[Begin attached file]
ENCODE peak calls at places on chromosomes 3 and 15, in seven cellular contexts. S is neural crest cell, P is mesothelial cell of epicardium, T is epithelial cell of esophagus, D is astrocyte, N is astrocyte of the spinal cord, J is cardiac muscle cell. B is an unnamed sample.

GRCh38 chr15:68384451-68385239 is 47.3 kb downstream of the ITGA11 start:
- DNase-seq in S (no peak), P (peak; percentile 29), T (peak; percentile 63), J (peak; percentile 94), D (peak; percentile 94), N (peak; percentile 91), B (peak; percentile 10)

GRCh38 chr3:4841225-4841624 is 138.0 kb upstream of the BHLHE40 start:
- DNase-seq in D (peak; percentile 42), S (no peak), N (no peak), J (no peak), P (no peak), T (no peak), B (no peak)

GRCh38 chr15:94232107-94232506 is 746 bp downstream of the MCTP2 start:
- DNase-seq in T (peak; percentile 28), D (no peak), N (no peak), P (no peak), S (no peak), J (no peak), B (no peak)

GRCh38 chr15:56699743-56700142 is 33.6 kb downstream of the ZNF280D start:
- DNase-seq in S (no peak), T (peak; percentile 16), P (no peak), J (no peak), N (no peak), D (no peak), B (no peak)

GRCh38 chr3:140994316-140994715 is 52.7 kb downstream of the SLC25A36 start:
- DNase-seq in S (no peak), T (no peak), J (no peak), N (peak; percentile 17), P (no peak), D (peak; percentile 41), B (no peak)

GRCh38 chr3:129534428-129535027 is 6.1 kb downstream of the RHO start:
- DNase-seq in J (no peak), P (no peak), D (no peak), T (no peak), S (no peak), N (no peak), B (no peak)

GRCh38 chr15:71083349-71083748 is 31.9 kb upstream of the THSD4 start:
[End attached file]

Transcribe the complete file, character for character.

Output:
ENCODE peak calls at places on chromosomes 3 and 15, in seven cellular contexts. S is neural crest cell, P is mesothelial cell of epicardium, T is epithelial cell of esophagus, D is astrocyte, N is astrocyte of the spinal cord, J is cardiac muscle cell. B is an unnamed sample.

GRCh38 chr15:68384451-68385239 is 47.3 kb downstream of the ITGA11 start:
- DNase-seq in S (no peak), P (peak; percentile 29), T (peak; percentile 63), J (peak; percentile 94), D (peak; percentile 94), N (peak; percentile 91), B (peak; percentile 10)

GRCh38 chr3:4841225-4841624 is 138.0 kb upstream of the BHLHE40 start:
- DNase-seq in D (peak; percentile 42), S (no peak), N (no peak), J (no peak), P (no peak), T (no peak), B (no peak)

GRCh38 chr15:94232107-94232506 is 746 bp downstream of the MCTP2 start:
- DNase-seq in T (peak; percentile 28), D (no peak), N (no peak), P (no peak), S (no peak), J (no peak), B (no peak)

GRCh38 chr15:56699743-56700142 is 33.6 kb downstream of the ZNF280D start:
- DNase-seq in S (no peak), T (peak; percentile 16), P (no peak), J (no peak), N (no peak), D (no peak), B (no peak)

GRCh38 chr3:140994316-140994715 is 52.7 kb downstream of the SLC25A36 start:
- DNase-seq in S (no peak), T (no peak), J (no peak), N (peak; percentile 17), P (no peak), D (peak; percentile 41), B (no peak)

GRCh38 chr3:129534428-129535027 is 6.1 kb downstream of the RHO start:
- DNase-seq in J (no peak), P (no peak), D (no peak), T (no peak), S (no peak), N (no peak), B (no peak)

GRCh38 chr15:71083349-71083748 is 31.9 kb upstream of the THSD4 start: